Osmosis Weekly #0008: First Thousand, The Office, & Satellites

• 6 min read

Hey Osmotics,

Inside today's Osmosis Weekly...

  • Featured Rabbit Hole: 1st Thousand Subs
  • Growth Hacks: The Secret to Twitter
  • Dumb Things to Share: Vegetable Vampire

I was chatting with Osmosis member, Michael Y. recently. I had shared in a private Slack that Osmosis had reached 117 subs with 11 paid inside two months. It's not something to brag about, but it is an accomplishment... and Michael wanted some advice on growing his nascent newsletter.

In this regard, I have nothing to teach you except to regurgitate what I've personally learned the past few months. Surprisingly, advice from multiple, varying sources on "audience growth" are all fairly similar.

Just take a look at...

Basically? The first 100 is a pure grind. No bones about it. You are harassing anyone and everyone you've ever known since high school. (Reminds me of that weird time in 2002 when I joined a multi-level marketing cult).

For me, I was in several private Slack servers when I launched Osmosis. That helped with the first 30 or so. I DM'd everyone I've ever talked to on LinkedIn next. I also emailed, texted, and told a bunch of folks.

I think it helps that I had a prototype product up (Deep Work), so people checking Osmosis out weren't just getting the newsletter, but also seeing solid long form content.

Now, some Osmosis members, who are my colleagues will surely ask me, why not affiliate traffic, or podcast appearances, or whatever. That's in the works. I have several friends with huge lists in the D.R. marketing world, but as of right now, I simply don't feel it makes sense to ask for favors until two things happen:

  1. I ship more product. I can't claim to be a "book summary service" if all I have is one on the website... and a free one at that. I probably need at least three, and ideally six, before I hit up affiliates.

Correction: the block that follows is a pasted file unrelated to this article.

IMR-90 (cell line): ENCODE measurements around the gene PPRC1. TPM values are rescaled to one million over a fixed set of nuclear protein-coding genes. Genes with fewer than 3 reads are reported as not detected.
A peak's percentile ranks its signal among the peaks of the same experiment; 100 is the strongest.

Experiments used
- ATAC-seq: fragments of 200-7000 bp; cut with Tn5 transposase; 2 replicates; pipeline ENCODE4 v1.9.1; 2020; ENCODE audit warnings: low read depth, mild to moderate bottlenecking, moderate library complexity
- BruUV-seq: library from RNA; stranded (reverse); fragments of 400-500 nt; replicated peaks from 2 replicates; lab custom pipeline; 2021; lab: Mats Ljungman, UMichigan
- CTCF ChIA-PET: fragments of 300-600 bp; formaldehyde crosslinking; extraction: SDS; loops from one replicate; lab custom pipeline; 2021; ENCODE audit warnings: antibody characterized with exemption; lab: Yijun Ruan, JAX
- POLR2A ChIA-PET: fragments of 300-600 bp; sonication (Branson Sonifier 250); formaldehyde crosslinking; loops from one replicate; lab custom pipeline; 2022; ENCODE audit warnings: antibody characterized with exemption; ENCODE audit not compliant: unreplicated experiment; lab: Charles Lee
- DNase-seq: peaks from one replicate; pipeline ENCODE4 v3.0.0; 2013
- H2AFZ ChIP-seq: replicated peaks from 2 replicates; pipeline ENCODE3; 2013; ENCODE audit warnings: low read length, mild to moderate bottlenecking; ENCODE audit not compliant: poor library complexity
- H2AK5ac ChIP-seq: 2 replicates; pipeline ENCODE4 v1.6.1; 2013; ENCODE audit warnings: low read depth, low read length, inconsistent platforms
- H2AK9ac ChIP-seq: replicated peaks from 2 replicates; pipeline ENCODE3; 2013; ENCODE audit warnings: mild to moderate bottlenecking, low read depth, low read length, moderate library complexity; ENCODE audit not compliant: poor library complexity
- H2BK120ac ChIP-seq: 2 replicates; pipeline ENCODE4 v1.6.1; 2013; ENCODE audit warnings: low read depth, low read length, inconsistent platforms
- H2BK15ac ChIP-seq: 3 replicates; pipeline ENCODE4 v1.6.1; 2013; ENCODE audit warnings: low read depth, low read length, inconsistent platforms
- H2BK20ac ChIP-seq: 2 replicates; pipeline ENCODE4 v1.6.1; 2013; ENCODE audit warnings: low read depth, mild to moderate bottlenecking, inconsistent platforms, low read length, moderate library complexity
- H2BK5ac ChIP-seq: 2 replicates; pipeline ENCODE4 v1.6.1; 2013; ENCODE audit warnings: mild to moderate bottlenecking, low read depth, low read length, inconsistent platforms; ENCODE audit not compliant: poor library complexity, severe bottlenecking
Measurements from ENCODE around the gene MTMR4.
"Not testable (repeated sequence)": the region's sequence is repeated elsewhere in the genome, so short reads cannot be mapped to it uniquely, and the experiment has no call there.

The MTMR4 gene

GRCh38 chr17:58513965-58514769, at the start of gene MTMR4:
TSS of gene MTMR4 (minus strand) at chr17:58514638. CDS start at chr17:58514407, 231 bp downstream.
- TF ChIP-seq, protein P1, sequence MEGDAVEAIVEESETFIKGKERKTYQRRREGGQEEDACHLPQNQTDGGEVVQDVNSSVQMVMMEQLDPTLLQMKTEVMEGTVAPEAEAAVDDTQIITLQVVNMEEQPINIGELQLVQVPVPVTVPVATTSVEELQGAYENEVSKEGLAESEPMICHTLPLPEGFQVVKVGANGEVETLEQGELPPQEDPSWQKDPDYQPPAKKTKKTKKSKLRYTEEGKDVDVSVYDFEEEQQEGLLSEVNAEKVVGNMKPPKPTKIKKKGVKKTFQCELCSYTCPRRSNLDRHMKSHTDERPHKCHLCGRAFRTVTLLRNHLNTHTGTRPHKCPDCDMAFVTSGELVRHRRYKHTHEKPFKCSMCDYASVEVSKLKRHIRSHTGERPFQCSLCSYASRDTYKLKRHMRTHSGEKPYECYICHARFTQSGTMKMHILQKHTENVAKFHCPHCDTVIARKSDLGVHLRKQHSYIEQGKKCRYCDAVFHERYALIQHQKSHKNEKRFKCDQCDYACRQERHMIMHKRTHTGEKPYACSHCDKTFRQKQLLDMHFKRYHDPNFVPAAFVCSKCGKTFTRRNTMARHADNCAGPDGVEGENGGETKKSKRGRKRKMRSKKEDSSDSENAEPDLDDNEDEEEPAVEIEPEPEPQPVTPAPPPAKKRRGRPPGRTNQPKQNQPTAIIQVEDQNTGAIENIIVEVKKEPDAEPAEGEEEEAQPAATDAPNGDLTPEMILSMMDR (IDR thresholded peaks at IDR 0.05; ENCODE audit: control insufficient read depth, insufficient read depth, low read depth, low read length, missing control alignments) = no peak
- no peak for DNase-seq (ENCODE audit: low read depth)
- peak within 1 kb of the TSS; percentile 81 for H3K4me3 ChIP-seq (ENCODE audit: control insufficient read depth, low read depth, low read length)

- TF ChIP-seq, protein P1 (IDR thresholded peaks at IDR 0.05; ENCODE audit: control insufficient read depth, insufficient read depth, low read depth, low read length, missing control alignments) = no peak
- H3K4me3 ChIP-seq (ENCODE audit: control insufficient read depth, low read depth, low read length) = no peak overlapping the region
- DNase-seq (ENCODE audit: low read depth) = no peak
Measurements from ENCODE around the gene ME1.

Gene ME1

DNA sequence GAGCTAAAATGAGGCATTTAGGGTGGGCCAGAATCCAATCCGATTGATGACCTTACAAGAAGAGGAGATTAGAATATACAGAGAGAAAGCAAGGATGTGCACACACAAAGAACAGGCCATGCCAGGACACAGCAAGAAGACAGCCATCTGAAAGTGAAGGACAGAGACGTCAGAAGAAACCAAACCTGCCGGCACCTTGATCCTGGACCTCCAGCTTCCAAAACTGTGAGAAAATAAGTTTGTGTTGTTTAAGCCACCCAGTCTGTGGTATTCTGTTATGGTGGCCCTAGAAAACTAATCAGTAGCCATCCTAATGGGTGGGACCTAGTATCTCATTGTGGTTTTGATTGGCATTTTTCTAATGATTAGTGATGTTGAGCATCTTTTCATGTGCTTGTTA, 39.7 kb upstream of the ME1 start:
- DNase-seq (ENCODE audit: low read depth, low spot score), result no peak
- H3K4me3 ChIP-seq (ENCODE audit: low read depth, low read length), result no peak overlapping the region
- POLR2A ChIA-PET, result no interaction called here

2. I nail down my "voice". Listen, if you're reading this, I have undying gratitude for your patience with me. I've been writing professionally for over 13 years now, but very, very rarely as myself, Colin Chung. And what I've discovered is, while stylistically I have my voice down... content-wise... I still haven't nailed down what exactly I want to be known for.

I think that's a huge challenge I'm currently facing. The easy route is to lean on my experience and expertise: copywriting, marketing, and the business of freelancing. But I worry. I worry I'll get stuck talking about something I'm not exactly, completely invested in.

What's more... if I can be honest and vulnerable here? I don't think I'm an amazing copywriter. Yes, I've had wins. Yes, they've generated tens-of-millions for my clients. Yes, I've done well. But I've never been the kind of writer who sweats over grammar, writing tricks, and cool flourishes. I've always been more strategic and high-level. I like building out argument-chains. I'm good at solving the market-product equation. But pure writing chops? I'm fairly workmanlike.

So I'm finding myself. Which is why – in the first seven issues of Osmosis Weekly, you've been subjected to my rabbit holes into NFTs, artificial intelligence, how technology affects socioeconomics, game design, and the craft of creativity.

So again, if you're reading this – THANK YOU for your patience, THANK YOU for following me down rabbit holes, THANK YOU for giving me permission to experiment by not unsubscribing. I mean, I'm assuming you're reading this thing... I had a 78% open rate last week...

If there's anything else I can share from my experiencing growing Osmosis so far... it's this one huge insight:

Consultants are annoying.

I've been doing it for a decade now. I used to think, what a genius I am for coming up with all these solutions for my clients. Look at all my smart ideas! How dare you not implement them!

Now I know.